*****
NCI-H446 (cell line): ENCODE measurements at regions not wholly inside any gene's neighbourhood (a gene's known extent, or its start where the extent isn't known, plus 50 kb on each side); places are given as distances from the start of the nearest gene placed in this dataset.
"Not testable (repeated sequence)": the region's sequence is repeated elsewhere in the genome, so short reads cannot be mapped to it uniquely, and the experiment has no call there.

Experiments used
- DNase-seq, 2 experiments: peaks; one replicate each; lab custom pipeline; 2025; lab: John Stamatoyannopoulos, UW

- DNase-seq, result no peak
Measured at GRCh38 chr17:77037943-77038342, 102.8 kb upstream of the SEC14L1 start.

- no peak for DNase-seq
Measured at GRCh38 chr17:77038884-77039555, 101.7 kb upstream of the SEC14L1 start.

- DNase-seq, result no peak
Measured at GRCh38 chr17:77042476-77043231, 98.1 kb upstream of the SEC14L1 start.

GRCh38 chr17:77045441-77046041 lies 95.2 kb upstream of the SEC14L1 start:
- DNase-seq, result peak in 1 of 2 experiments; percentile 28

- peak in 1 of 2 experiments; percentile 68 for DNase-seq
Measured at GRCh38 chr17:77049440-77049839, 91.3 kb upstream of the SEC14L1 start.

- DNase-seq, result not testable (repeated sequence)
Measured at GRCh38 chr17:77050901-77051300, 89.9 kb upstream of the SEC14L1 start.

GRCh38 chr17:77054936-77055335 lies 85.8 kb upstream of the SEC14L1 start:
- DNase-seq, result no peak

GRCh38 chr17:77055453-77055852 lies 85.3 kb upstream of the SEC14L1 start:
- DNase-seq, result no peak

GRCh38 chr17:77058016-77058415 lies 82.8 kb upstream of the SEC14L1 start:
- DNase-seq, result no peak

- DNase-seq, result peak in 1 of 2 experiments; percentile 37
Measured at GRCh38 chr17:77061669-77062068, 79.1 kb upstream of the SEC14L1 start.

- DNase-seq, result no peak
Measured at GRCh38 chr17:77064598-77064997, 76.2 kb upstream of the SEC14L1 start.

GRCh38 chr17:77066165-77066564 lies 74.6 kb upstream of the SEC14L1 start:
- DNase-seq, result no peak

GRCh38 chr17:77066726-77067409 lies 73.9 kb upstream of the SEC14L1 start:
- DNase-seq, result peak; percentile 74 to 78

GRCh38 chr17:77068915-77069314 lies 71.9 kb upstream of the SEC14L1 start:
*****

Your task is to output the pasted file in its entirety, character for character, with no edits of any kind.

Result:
NCI-H446 (cell line): ENCODE measurements at regions not wholly inside any gene's neighbourhood (a gene's known extent, or its start where the extent isn't known, plus 50 kb on each side); places are given as distances from the start of the nearest gene placed in this dataset.
"Not testable (repeated sequence)": the region's sequence is repeated elsewhere in the genome, so short reads cannot be mapped to it uniquely, and the experiment has no call there.

Experiments used
- DNase-seq, 2 experiments: peaks; one replicate each; lab custom pipeline; 2025; lab: John Stamatoyannopoulos, UW

- DNase-seq, result no peak
Measured at GRCh38 chr17:77037943-77038342, 102.8 kb upstream of the SEC14L1 start.

- no peak for DNase-seq
Measured at GRCh38 chr17:77038884-77039555, 101.7 kb upstream of the SEC14L1 start.

- DNase-seq, result no peak
Measured at GRCh38 chr17:77042476-77043231, 98.1 kb upstream of the SEC14L1 start.

GRCh38 chr17:77045441-77046041 lies 95.2 kb upstream of the SEC14L1 start:
- DNase-seq, result peak in 1 of 2 experiments; percentile 28

- peak in 1 of 2 experiments; percentile 68 for DNase-seq
Measured at GRCh38 chr17:77049440-77049839, 91.3 kb upstream of the SEC14L1 start.

- DNase-seq, result not testable (repeated sequence)
Measured at GRCh38 chr17:77050901-77051300, 89.9 kb upstream of the SEC14L1 start.

GRCh38 chr17:77054936-77055335 lies 85.8 kb upstream of the SEC14L1 start:
- DNase-seq, result no peak

GRCh38 chr17:77055453-77055852 lies 85.3 kb upstream of the SEC14L1 start:
- DNase-seq, result no peak

GRCh38 chr17:77058016-77058415 lies 82.8 kb upstream of the SEC14L1 start:
- DNase-seq, result no peak

- DNase-seq, result peak in 1 of 2 experiments; percentile 37
Measured at GRCh38 chr17:77061669-77062068, 79.1 kb upstream of the SEC14L1 start.

- DNase-seq, result no peak
Measured at GRCh38 chr17:77064598-77064997, 76.2 kb upstream of the SEC14L1 start.

GRCh38 chr17:77066165-77066564 lies 74.6 kb upstream of the SEC14L1 start:
- DNase-seq, result no peak

GRCh38 chr17:77066726-77067409 lies 73.9 kb upstream of the SEC14L1 start:
- DNase-seq, result peak; percentile 74 to 78

GRCh38 chr17:77068915-77069314 lies 71.9 kb upstream of the SEC14L1 start: